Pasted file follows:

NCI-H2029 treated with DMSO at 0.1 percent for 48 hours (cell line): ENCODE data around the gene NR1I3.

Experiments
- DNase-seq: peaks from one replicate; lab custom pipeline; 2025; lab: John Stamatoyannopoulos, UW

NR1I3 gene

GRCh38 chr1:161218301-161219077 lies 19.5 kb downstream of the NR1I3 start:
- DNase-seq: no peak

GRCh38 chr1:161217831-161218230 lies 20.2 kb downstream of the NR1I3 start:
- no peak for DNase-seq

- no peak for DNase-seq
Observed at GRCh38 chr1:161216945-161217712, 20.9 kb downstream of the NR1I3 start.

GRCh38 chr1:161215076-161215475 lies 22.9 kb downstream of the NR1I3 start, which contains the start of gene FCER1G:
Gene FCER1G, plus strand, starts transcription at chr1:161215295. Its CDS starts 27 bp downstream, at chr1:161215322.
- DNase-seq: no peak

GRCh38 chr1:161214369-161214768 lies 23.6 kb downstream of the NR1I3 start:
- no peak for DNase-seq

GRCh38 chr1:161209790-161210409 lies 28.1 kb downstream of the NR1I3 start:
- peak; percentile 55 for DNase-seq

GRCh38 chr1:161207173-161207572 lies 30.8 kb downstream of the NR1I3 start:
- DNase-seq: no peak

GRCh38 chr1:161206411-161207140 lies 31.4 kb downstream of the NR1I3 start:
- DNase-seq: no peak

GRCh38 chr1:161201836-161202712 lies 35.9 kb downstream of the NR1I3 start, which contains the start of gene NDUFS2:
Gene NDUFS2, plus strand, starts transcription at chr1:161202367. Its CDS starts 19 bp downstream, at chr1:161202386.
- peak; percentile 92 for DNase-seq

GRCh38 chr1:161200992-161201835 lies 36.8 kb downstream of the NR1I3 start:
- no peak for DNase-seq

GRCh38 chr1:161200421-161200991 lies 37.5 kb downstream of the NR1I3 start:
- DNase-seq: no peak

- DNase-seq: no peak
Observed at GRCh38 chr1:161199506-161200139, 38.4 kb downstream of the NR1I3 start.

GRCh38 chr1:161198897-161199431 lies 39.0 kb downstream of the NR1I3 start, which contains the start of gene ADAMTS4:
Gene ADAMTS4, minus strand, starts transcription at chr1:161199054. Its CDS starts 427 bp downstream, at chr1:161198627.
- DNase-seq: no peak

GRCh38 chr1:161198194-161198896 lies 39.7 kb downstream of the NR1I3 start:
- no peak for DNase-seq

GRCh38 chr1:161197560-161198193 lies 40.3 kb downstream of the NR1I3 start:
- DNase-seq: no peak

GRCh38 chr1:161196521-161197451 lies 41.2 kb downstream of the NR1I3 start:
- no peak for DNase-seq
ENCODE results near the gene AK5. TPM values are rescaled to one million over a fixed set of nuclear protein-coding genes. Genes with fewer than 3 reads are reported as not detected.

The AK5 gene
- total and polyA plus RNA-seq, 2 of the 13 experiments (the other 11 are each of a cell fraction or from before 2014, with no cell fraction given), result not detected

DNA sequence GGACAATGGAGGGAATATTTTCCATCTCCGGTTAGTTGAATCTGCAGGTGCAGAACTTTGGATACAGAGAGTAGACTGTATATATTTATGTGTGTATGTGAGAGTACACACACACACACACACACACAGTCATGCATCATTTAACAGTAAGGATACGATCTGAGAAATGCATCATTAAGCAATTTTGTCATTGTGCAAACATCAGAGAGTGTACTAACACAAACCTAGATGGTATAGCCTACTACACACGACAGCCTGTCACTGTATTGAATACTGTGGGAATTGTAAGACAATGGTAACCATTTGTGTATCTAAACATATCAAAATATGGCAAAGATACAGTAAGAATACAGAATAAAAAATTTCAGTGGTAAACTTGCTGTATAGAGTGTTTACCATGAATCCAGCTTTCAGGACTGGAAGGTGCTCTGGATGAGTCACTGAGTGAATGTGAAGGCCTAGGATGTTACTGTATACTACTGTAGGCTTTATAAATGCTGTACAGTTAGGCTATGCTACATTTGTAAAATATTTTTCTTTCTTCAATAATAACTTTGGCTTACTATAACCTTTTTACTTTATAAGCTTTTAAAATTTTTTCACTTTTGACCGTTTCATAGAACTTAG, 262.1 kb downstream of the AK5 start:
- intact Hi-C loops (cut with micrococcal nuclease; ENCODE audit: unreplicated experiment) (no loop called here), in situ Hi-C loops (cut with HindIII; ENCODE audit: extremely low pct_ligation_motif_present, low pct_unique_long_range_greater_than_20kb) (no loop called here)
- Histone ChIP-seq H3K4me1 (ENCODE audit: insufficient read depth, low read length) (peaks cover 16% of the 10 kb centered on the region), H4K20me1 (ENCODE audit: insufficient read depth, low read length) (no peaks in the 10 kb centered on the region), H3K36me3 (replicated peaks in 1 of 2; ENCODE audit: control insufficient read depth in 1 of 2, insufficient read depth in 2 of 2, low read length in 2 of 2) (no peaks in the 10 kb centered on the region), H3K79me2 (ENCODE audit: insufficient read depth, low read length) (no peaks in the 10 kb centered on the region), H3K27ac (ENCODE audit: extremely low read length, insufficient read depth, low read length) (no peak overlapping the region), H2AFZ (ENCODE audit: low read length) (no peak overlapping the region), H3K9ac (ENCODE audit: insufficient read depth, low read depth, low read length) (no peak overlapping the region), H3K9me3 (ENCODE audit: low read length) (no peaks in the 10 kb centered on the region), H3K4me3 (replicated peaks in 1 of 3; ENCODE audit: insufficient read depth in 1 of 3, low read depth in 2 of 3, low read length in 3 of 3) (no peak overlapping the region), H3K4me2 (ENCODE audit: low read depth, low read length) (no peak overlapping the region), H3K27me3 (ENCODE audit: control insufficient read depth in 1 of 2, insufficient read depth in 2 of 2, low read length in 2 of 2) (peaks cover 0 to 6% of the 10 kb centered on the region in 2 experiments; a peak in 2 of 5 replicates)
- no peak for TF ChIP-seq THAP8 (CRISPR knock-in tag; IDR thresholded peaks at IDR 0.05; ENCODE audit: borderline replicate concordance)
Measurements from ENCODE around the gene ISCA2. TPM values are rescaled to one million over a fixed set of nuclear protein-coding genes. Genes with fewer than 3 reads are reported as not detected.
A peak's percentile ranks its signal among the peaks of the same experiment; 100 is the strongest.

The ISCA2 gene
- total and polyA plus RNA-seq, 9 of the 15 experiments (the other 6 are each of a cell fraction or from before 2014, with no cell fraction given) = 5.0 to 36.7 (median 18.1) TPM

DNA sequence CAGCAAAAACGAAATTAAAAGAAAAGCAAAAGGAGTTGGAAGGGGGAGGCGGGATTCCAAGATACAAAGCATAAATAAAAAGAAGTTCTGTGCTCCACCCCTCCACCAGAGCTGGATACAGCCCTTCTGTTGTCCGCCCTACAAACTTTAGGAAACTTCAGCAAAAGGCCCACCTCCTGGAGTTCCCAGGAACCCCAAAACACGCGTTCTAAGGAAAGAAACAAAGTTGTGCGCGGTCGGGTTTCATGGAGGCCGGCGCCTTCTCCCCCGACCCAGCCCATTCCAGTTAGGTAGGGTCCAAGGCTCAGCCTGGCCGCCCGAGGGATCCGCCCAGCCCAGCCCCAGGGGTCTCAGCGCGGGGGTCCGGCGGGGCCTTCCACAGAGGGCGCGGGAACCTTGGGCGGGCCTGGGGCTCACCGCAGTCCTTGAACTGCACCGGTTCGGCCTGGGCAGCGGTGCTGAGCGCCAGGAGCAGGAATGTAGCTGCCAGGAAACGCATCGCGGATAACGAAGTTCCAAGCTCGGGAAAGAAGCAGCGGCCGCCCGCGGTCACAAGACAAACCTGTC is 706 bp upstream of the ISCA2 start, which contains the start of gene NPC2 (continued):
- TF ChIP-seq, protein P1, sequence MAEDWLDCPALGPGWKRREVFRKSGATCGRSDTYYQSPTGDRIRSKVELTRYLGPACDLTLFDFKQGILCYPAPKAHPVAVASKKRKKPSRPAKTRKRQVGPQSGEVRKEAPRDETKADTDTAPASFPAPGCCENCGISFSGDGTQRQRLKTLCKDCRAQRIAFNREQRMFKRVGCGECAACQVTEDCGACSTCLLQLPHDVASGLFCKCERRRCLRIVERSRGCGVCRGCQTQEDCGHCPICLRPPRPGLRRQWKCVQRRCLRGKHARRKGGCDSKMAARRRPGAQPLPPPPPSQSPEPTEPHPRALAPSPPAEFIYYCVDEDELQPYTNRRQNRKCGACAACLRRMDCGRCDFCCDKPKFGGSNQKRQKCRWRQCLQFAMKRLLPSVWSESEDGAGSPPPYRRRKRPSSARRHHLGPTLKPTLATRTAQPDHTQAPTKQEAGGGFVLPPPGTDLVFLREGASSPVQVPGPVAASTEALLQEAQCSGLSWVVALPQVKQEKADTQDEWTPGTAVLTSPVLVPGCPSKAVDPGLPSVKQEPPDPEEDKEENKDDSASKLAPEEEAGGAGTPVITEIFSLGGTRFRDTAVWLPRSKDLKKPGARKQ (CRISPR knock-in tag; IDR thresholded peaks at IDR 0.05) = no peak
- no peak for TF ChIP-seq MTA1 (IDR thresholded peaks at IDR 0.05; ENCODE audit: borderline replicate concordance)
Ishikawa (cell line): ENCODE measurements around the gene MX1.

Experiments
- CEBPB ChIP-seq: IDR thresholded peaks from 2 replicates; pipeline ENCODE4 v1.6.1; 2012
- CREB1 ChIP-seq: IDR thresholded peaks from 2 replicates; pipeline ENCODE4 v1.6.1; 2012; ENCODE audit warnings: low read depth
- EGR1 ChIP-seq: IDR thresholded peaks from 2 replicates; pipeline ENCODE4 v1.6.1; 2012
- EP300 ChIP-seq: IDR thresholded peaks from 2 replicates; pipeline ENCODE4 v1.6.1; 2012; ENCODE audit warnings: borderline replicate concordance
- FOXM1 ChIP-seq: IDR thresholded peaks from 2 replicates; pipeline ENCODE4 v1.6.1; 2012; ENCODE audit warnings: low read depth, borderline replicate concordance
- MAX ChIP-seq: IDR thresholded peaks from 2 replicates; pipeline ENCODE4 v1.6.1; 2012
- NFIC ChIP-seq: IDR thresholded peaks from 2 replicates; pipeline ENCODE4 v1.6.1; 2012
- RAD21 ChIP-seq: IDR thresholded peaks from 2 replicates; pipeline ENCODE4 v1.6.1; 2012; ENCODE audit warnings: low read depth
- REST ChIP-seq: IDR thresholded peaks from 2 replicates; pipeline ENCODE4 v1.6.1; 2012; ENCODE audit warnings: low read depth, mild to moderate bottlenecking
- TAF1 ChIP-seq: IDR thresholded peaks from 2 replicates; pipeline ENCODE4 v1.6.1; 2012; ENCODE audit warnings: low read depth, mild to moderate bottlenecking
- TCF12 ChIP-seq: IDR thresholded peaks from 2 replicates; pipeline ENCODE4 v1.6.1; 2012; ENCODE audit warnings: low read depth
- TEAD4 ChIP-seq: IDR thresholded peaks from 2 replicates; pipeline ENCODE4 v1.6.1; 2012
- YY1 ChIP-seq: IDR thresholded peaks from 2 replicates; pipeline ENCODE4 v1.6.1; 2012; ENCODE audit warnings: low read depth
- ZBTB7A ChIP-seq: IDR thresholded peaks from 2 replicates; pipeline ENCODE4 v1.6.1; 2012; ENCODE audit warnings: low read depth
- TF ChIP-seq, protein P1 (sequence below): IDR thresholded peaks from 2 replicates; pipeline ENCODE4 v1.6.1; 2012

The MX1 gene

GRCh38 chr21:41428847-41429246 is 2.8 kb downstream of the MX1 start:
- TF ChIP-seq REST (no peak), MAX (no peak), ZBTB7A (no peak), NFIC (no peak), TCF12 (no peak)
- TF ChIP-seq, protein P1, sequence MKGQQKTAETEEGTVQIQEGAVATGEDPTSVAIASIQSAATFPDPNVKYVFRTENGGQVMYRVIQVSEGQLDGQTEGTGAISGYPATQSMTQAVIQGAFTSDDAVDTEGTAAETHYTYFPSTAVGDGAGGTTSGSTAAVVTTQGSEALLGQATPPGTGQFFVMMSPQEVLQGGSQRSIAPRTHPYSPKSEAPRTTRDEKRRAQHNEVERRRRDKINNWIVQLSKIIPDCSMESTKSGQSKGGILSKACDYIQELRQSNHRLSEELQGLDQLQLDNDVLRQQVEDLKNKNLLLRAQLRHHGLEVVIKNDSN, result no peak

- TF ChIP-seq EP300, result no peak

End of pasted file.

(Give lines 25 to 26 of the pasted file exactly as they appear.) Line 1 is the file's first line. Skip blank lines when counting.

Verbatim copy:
GRCh38 chr1:161200992-161201835 lies 36.8 kb downstream of the NR1I3 start:
- no peak for DNase-seq